The Madras Regiment is the oldest Regiments in the Indian Army and was set up in the former Madras province. It is in existence since the 1750s. The Regiment took part in numerous campaigns with both the British Indian Army and post-independence Indian Army. ‘Goondas’ is the nickname of the second battalion of the Indian Army’s Madras regiment. The second regiment is quite old. It was raised in 1796. A story is also associated with its nickname ‘Goondas’. The story goes way back to 1951 when the soldiers of the battalion helped the famine-affected people of Rajasthan and in procuring food grains that were intended for some other destination. The army headquarters tried to locate the mischief-makers but they were couldn’t. The Governor of Rajasthan was impressed with their deed and gave them the nickname ‘Goondas’. They are also called ‘Thambis’ which means younger brother in the Tamil language.
The Madras Regiment was set up by the former Madras province which was founded in 1639. The Madras Regiment was initially formed as the Madras European Regiment in the early 1660s by the East India Company as the second Company established in India. However, it was formed as a battalion in 1784 under the command of Major Stringer Lawrence who was hired by the East India Company to take charge of the defence of Cuddalore.
The fall of the towns of Madras to the French in 1746, during the time of Robert Clive, necessitated the formation of the Army by The English to safeguard their commercials interests in the coastal areas. Hence, in 1758 Major Stringer Lawrence raised the Madras regiment. On 4th December 1758, the first two battalions of 8 companies each were formed. Battalions serving in the north madras were called ‘Sirkar Battalions’ while the battalions serving in the south-madras were called ‘Carnatic Battalions’. By 1784, the name had reverted to Madras Battalions in respect of all the units. In the years to follow the name changed into Infantry, Native Infantry, Light Infantry and Pioneers.
In a period of 60 years from 1758 to 1838, the regiment was at the peak of its growth. During this period the Madras army won the appreciation of Her Majesty Queen Victoria. The Britishers annexed the Indian subcontinent mainly with the help of the sepoys of the Madras regiment. The coming of British rule and the merging of the Presidency armies led to the reorganisation of the erstwhile regiments. After independence, the infantry battalions of the Travancore “Nair Pattalam”, Mysore and Cochin were amalgamated into the Madras Regiment.
“Veera Madrassi, Adi Kollu, Adi Kollu” which means Brave Madrassi, Strike and Kill, Strike and Kill!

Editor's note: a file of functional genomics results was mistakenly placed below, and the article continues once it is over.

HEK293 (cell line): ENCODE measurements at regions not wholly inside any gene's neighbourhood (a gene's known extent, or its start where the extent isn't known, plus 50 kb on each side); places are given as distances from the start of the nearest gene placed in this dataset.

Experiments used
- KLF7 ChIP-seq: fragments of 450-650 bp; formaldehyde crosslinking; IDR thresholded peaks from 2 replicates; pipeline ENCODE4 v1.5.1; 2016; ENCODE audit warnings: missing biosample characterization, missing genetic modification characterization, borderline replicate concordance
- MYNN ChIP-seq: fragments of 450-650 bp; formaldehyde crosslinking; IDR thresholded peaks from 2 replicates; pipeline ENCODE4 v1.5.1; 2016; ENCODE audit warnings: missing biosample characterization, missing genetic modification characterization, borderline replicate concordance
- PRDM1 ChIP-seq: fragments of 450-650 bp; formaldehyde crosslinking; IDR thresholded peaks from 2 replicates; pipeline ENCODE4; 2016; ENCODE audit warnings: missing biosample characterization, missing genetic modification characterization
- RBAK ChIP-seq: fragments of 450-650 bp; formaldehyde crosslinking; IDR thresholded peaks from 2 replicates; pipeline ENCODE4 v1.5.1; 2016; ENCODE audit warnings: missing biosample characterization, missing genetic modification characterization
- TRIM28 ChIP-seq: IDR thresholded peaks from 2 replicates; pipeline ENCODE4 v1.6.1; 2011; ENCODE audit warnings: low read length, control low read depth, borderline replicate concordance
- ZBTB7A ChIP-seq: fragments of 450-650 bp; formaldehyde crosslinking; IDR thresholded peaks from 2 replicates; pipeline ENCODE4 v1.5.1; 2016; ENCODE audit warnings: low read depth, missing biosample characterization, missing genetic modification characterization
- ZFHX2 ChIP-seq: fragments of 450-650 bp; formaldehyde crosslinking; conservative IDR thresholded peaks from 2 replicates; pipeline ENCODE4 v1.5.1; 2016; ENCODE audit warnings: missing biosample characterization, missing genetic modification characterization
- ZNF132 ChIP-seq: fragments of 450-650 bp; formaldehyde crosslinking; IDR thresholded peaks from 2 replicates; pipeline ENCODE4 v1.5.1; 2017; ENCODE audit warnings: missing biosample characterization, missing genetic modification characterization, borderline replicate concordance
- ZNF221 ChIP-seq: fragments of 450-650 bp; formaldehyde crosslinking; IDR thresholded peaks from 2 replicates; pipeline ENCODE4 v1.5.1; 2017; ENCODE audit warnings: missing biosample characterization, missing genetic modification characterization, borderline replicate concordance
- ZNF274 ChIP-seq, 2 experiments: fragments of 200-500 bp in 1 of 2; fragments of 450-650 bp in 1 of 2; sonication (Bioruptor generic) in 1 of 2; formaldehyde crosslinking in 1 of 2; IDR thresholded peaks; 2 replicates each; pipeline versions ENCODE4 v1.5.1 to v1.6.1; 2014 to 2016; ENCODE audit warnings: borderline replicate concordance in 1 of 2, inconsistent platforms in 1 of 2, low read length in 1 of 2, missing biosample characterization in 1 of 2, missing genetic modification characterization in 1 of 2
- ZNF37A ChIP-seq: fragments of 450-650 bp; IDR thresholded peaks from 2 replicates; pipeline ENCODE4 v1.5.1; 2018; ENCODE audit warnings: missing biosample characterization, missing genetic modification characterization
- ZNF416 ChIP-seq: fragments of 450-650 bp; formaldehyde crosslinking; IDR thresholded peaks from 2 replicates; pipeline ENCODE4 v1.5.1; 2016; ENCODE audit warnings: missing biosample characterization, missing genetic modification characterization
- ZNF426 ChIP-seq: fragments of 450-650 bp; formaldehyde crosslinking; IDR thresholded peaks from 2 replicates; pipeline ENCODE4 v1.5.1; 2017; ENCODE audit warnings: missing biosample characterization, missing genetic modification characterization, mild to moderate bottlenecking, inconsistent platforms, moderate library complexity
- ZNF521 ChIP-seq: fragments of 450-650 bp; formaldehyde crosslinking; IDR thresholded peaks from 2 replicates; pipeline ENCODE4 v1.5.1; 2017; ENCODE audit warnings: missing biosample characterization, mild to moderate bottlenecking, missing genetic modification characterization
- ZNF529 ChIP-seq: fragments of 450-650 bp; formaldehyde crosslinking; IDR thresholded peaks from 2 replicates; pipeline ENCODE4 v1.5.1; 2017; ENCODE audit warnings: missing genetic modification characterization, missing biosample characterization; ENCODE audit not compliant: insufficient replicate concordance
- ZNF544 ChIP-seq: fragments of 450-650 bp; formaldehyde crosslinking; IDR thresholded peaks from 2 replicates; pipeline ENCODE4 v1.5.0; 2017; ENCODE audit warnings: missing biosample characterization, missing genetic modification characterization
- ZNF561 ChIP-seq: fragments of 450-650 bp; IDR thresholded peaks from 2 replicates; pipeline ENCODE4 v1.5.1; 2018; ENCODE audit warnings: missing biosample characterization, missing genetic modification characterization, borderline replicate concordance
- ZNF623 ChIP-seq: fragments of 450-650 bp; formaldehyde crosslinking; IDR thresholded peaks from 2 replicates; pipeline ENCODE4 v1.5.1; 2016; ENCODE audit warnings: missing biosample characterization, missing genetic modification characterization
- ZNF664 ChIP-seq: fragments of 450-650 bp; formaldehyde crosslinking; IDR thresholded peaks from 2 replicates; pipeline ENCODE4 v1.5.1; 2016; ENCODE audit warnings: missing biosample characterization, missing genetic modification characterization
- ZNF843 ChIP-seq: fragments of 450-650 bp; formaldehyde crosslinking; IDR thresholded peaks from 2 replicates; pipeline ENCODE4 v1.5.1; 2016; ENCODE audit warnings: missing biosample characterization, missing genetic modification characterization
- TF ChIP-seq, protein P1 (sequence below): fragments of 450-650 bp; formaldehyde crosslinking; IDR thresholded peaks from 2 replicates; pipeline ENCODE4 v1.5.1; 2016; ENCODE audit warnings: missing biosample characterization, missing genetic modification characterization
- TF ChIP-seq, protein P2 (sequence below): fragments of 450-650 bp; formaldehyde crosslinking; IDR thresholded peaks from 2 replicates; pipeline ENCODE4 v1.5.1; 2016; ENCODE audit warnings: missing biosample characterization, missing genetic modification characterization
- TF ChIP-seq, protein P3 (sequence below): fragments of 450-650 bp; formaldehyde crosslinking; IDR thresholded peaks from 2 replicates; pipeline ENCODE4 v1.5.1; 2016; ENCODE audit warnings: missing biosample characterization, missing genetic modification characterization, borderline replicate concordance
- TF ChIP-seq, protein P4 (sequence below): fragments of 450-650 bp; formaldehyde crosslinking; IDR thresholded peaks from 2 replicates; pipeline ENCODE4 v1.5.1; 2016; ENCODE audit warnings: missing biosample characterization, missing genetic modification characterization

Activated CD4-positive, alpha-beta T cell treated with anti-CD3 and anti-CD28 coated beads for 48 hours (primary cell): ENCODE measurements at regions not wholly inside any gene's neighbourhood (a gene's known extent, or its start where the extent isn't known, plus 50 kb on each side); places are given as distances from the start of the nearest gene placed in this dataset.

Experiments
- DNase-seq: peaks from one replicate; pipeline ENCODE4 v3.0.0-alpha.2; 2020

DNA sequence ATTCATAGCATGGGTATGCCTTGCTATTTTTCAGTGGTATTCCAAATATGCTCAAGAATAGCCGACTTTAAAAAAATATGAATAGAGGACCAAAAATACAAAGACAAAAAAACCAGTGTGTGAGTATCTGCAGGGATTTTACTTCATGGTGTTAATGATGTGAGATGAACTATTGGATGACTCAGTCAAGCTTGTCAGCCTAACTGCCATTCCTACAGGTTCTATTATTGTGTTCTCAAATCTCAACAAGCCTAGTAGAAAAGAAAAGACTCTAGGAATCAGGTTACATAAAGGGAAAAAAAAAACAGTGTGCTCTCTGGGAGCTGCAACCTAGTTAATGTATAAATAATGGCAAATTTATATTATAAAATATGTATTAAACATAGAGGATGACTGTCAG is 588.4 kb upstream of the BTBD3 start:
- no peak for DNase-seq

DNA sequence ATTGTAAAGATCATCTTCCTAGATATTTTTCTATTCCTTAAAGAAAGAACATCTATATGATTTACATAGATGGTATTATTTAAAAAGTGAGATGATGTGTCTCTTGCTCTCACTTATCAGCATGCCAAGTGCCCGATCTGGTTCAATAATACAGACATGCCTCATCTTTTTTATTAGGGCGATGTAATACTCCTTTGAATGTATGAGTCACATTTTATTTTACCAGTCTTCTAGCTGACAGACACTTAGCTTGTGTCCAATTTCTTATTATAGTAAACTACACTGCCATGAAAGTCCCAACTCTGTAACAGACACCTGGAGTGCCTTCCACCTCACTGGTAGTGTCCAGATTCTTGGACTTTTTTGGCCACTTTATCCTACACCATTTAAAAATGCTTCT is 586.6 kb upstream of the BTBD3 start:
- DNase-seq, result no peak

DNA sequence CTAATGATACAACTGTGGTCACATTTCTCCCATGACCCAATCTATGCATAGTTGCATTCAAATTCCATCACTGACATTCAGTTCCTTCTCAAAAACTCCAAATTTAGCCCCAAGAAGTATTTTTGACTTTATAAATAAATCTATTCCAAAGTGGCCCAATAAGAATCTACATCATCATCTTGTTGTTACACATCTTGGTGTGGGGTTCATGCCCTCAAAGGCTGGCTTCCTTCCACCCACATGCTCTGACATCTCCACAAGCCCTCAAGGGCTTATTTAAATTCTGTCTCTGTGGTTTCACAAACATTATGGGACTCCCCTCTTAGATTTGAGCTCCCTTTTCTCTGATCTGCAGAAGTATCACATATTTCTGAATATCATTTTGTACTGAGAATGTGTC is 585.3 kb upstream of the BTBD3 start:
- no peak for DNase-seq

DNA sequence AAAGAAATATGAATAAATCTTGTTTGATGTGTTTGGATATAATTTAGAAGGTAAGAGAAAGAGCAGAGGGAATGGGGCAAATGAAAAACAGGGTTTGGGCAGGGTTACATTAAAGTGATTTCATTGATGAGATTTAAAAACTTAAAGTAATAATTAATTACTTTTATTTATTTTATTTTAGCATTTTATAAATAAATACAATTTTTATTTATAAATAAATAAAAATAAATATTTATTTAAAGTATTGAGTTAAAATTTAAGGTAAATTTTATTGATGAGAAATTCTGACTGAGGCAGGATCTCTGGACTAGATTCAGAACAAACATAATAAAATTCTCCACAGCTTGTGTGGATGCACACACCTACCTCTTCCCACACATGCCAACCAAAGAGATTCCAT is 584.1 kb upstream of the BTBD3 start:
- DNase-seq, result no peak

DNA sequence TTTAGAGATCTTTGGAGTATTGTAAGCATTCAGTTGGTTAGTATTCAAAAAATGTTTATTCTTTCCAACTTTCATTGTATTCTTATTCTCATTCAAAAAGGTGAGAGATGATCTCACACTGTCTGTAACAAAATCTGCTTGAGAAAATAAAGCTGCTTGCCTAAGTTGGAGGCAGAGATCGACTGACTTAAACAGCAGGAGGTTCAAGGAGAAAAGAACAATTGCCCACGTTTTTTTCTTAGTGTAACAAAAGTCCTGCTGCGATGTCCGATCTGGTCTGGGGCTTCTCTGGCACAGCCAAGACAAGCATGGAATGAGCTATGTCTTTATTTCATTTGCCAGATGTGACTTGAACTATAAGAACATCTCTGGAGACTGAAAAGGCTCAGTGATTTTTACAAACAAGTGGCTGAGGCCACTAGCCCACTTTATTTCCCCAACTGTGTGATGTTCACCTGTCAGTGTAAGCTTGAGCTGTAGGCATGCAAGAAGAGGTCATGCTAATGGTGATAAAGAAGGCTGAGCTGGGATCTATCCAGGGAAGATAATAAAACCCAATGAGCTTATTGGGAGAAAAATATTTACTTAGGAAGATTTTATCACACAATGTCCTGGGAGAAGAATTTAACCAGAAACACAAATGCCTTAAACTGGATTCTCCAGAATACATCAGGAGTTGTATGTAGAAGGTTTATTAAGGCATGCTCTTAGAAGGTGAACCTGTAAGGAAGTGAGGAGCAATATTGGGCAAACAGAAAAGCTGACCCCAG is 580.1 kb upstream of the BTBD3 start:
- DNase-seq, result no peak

“Swadharme Nidhanam Shreyaha” which means It is a glory to die doing one’s duty.
1. It was Major Stringer Lawrence, a British East India Company officer, who planted the seeds of the Madras Regiment and, thereby, the British Indian Army.
2. The 9th Battalion, formerly known as the Nair Brigade (Nayar Pattalam), is the oldest Battalion in the Madras Regiment. This battalion completed 300 years of service in 2004. They were guards for the Maharajah of Travancore, known as the “Nayar Army”, and joined the Indian Army in April 1951
3. By 1838, the Madras Regiment had grown into a mammoth force of 52 infantry battalions and by November 1835 there were 50 garrisons divided into 9 divisions in the Madras Presidency.
4. Following the re-organisation of the Indian Army in 1903 and till 1914, only three pioneers and eight Carnatic battalions were left.
5. It was the first World War that led to the need of raising 8 additional battalions.
6. The entire 3rd Madras Regiment was disbanded between 1923 and 1928 but before its disbandment, it had had already earned 22 gallantry honours.
7. The Regiment recruits from the five southern states – Tamil Nadu, Kerala, Telangana, Andhra Pradesh and Karnataka.
8. The Madras regiment has played a significant role in United Nations peacekeeping missions.
9. Madras Regiment took active participation in all the wars India has fought since Independence. They also served in India’s highest battlefield i.e. The Siachen.
10. Tamil which is one of the oldest classical languages of the Indian sub-continent is quite popular in the Madras Regiment. In fact, in the Indian Army, no other regiment except for the Madras regiment speaks the Tamil language.
11. Its insignia is the Assaye elephant. This can be seen on the Madras regiment centre (MRC) crest. It is a recognition of the regiment’s victory under Wellesley in the battle against Peshwa’s army in Assaye. Wellesley described this battle as tougher than the Battle of Waterloo. It symbolises the seven qualities of the MRC soldier i.e. strength, confidence, endurance, courage, faithfulness, sagacity and obedience.
12. The martial art of Kalaripayattu is an integral part of MRC training.